The original and more interesting teaching Jesus offers at this dinner comes near the end of our reading: “When you hold a ... dinner, do not invite your friends, or your brothers or your relatives or your wealthy neighbors.... Rather … invite the poor, the crippled, the lame, the blind.” Think about the context of this very dinner! Now things have become provocative! Who was the one person whose lack of an invitation to this dinner stands out vividly? The poor, disabled, broken man with dropsy who ― not invited to the dinner ― had been called upon to entrap Jesus! The Pharisees would very much have grasped the message.

So what, in total, has Jesus done with this little teaching about inviting people to dinner? He began by reminding the Pharisees that there are certain manners that mark proper Jewish dinner decorum. You should be careful not to overestimate your place in the hierarchy, lest you be embarrassed and are asked to step down. The Pharisees know this and would not have been provoked by such a comment. It’s what Jesus said next that was revolutionary: he reversed the order of the hierarchy. Instead of honoring the leaders among the Pharisees, the people who get seats of honor in Jesus’ kingdom are “the poor, the crippled, the lame, and the blind,” those who are not even welcome to stay on for dinner in the world of the Pharisees. Over and over Jesus insists that, in the Kingdom of God, “the first shall be last and the last shall be first.” At this dinner party, he provides a concrete example of what he means.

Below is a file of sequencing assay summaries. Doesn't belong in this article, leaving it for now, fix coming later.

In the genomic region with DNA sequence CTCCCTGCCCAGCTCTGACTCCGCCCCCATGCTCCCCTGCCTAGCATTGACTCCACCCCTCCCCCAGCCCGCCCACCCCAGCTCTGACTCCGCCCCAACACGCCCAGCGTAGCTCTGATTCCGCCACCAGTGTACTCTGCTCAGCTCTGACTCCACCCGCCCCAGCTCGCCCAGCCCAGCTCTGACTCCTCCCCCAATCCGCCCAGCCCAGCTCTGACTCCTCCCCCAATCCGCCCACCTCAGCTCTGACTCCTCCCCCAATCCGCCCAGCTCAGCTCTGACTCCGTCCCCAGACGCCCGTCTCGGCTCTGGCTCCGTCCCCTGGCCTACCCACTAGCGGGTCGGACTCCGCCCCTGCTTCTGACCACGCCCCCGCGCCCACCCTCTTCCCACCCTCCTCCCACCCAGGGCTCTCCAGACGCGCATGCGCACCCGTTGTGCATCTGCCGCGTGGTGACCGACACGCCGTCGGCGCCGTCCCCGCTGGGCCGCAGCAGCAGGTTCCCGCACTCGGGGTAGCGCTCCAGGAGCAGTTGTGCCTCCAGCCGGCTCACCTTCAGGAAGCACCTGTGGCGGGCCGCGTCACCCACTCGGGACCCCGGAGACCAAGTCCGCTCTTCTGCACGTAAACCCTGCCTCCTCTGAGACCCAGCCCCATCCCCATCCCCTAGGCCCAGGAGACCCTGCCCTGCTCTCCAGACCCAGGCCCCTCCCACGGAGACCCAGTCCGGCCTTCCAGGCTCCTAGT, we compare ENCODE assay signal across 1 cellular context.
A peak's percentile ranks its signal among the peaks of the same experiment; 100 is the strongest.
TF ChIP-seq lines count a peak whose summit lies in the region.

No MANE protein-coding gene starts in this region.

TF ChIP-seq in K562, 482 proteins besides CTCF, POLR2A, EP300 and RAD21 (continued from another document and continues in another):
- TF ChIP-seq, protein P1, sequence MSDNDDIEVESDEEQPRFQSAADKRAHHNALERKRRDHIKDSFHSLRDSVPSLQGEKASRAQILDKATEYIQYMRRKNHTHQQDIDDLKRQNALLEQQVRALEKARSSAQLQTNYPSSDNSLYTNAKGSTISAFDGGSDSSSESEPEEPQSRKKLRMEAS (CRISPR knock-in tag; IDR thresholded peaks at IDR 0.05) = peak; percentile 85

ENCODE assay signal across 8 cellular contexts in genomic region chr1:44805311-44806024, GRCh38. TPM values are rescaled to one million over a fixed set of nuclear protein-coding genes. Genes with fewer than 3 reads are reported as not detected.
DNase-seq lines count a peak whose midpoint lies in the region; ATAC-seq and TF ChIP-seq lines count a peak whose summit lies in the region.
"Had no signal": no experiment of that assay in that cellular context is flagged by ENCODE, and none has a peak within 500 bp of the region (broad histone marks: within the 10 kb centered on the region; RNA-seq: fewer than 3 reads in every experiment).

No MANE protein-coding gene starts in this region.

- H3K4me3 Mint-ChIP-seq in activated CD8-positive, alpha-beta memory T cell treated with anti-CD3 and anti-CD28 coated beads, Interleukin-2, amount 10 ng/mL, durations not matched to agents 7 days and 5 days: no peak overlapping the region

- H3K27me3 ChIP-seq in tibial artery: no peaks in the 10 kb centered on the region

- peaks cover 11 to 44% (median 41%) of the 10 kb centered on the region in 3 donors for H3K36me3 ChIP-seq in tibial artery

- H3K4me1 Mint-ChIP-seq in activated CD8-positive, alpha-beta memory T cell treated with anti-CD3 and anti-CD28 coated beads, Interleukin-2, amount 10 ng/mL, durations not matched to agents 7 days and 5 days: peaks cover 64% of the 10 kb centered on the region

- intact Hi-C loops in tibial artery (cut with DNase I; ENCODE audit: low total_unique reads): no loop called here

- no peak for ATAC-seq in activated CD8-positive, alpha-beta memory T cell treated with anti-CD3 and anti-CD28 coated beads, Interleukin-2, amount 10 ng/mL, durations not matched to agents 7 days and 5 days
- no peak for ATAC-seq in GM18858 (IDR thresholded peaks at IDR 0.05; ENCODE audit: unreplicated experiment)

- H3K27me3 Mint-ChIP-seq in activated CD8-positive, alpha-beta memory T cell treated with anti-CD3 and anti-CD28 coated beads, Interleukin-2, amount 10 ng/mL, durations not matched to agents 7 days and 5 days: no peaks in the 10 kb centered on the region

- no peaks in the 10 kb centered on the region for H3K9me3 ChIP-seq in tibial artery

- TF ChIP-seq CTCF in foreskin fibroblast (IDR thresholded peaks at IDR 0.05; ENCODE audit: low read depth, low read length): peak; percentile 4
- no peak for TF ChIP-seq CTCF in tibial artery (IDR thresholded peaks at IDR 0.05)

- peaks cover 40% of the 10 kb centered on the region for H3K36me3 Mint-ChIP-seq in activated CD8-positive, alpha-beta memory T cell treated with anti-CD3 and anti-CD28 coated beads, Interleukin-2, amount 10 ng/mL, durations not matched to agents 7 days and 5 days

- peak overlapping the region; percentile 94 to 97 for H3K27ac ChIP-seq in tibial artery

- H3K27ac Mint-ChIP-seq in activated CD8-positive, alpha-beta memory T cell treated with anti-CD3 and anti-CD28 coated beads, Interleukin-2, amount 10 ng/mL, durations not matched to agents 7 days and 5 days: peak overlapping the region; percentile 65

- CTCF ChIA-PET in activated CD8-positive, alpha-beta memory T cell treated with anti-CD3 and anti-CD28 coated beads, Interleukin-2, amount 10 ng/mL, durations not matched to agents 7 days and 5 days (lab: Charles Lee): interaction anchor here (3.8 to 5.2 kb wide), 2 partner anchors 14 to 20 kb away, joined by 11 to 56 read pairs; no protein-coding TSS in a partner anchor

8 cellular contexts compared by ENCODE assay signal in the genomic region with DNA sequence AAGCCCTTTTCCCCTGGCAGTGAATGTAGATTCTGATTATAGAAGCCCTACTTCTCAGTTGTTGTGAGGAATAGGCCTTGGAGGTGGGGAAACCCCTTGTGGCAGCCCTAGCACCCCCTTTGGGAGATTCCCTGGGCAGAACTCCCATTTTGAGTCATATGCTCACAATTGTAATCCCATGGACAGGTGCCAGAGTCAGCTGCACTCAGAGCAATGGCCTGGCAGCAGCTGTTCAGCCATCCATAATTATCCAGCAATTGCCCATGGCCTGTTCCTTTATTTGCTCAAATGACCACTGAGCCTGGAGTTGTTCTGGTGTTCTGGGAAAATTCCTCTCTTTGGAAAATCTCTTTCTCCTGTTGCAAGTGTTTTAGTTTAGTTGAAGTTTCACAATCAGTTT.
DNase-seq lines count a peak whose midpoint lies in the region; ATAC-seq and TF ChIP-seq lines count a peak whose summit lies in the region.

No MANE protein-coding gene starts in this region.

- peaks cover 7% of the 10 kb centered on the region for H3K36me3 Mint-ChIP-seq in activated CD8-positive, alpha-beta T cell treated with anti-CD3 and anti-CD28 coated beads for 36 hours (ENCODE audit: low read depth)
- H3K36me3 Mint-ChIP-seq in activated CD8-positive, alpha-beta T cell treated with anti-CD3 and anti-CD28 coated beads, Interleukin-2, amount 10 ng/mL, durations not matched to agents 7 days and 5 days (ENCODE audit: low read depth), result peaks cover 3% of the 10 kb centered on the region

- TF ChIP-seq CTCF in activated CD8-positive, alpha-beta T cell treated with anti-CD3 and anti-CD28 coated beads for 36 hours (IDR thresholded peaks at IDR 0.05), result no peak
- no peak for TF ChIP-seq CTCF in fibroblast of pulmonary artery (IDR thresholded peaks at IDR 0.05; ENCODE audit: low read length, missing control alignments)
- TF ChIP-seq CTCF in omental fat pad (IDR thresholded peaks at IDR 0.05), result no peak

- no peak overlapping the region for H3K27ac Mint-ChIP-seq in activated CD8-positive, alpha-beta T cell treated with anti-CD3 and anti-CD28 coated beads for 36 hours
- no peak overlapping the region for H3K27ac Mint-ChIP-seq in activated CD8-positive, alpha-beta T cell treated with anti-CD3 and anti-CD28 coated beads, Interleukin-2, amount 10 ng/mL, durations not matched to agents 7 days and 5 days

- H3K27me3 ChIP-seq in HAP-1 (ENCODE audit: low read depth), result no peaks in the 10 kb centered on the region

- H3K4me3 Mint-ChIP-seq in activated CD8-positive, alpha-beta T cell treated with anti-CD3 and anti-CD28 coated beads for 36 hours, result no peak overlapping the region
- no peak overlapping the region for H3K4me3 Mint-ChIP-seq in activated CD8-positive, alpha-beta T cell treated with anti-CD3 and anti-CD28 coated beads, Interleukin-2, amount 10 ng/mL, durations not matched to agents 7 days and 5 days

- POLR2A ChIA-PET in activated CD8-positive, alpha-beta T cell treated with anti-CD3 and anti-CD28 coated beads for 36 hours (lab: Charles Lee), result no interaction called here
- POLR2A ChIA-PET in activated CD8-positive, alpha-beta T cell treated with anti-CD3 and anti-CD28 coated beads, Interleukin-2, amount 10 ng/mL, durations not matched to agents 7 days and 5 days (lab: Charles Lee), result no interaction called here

Jesus has reordered the universe. He has instituted “manners” for the Kingdom of Heaven. For Christians, it must be the last who come first. Even if this doesn’t always literally refer to seats at a dinner table, it’s the broken who get places of honor in our lives. The poor, the displaced, the forgotten, those who have nothing with which to repay us, are the privileged recipients of our honor and our generosity. This is Christian “etiquette” ― simple manners. The modern world has been profoundly interested in overturning hierarchies, in flattening out social strata so that everyone is equal. Jesus’s vision is far more radical. He keeps hierarchy, but insists those at the bottom — the poor, broken, and disenfranchised — are the elites. Can I ask you to visualize for a moment the most broken person you know? Visualize the person in your life you’d most readily describe, to use Jesus’ words, as “poor, crippled, lame, or blind.” More than likely their poverty is not monetary. Perhaps it’s someone with an eating disorder, someone with acute depression, someone who’s terminally ill. Perhaps it’s someone who’s lost their job, or lost their family, or has been alienated by those around them. Hold this person in your mind for a moment. Where are they as you’re reading this? What is your role in their life? At what tables do they have seats of honor? Where do they sit at your table?